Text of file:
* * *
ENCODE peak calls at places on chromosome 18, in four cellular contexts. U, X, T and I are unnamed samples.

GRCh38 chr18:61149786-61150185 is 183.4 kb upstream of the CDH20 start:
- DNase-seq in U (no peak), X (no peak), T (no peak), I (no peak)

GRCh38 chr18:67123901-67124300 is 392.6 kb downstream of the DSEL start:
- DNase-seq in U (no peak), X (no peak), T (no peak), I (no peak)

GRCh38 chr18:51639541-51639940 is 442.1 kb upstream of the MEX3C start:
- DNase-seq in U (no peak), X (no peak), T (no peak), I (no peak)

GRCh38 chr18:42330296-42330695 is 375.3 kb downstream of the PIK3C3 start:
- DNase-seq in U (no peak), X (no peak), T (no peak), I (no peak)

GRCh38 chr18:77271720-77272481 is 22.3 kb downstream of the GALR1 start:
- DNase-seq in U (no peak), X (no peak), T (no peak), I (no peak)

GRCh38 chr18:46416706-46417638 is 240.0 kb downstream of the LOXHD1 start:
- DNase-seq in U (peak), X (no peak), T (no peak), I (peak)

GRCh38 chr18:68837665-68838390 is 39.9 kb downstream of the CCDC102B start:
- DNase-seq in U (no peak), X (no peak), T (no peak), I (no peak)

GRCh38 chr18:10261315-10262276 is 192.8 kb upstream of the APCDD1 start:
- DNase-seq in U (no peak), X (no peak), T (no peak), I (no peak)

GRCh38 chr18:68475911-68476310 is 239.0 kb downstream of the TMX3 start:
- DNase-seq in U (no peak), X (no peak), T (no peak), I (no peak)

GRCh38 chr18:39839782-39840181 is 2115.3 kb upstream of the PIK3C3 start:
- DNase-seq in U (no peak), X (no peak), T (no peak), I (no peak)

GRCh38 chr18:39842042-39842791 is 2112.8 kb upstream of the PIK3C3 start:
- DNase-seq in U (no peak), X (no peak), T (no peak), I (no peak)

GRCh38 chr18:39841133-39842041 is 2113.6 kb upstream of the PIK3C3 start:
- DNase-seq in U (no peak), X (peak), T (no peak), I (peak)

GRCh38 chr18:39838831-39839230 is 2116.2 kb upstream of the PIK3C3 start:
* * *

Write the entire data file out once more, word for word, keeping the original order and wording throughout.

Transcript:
ENCODE peak calls at places on chromosome 18, in four cellular contexts. U, X, T and I are unnamed samples.

GRCh38 chr18:61149786-61150185 is 183.4 kb upstream of the CDH20 start:
- DNase-seq in U (no peak), X (no peak), T (no peak), I (no peak)

GRCh38 chr18:67123901-67124300 is 392.6 kb downstream of the DSEL start:
- DNase-seq in U (no peak), X (no peak), T (no peak), I (no peak)

GRCh38 chr18:51639541-51639940 is 442.1 kb upstream of the MEX3C start:
- DNase-seq in U (no peak), X (no peak), T (no peak), I (no peak)

GRCh38 chr18:42330296-42330695 is 375.3 kb downstream of the PIK3C3 start:
- DNase-seq in U (no peak), X (no peak), T (no peak), I (no peak)

GRCh38 chr18:77271720-77272481 is 22.3 kb downstream of the GALR1 start:
- DNase-seq in U (no peak), X (no peak), T (no peak), I (no peak)

GRCh38 chr18:46416706-46417638 is 240.0 kb downstream of the LOXHD1 start:
- DNase-seq in U (peak), X (no peak), T (no peak), I (peak)

GRCh38 chr18:68837665-68838390 is 39.9 kb downstream of the CCDC102B start:
- DNase-seq in U (no peak), X (no peak), T (no peak), I (no peak)

GRCh38 chr18:10261315-10262276 is 192.8 kb upstream of the APCDD1 start:
- DNase-seq in U (no peak), X (no peak), T (no peak), I (no peak)

GRCh38 chr18:68475911-68476310 is 239.0 kb downstream of the TMX3 start:
- DNase-seq in U (no peak), X (no peak), T (no peak), I (no peak)

GRCh38 chr18:39839782-39840181 is 2115.3 kb upstream of the PIK3C3 start:
- DNase-seq in U (no peak), X (no peak), T (no peak), I (no peak)

GRCh38 chr18:39842042-39842791 is 2112.8 kb upstream of the PIK3C3 start:
- DNase-seq in U (no peak), X (no peak), T (no peak), I (no peak)

GRCh38 chr18:39841133-39842041 is 2113.6 kb upstream of the PIK3C3 start:
- DNase-seq in U (no peak), X (peak), T (no peak), I (peak)

GRCh38 chr18:39838831-39839230 is 2116.2 kb upstream of the PIK3C3 start: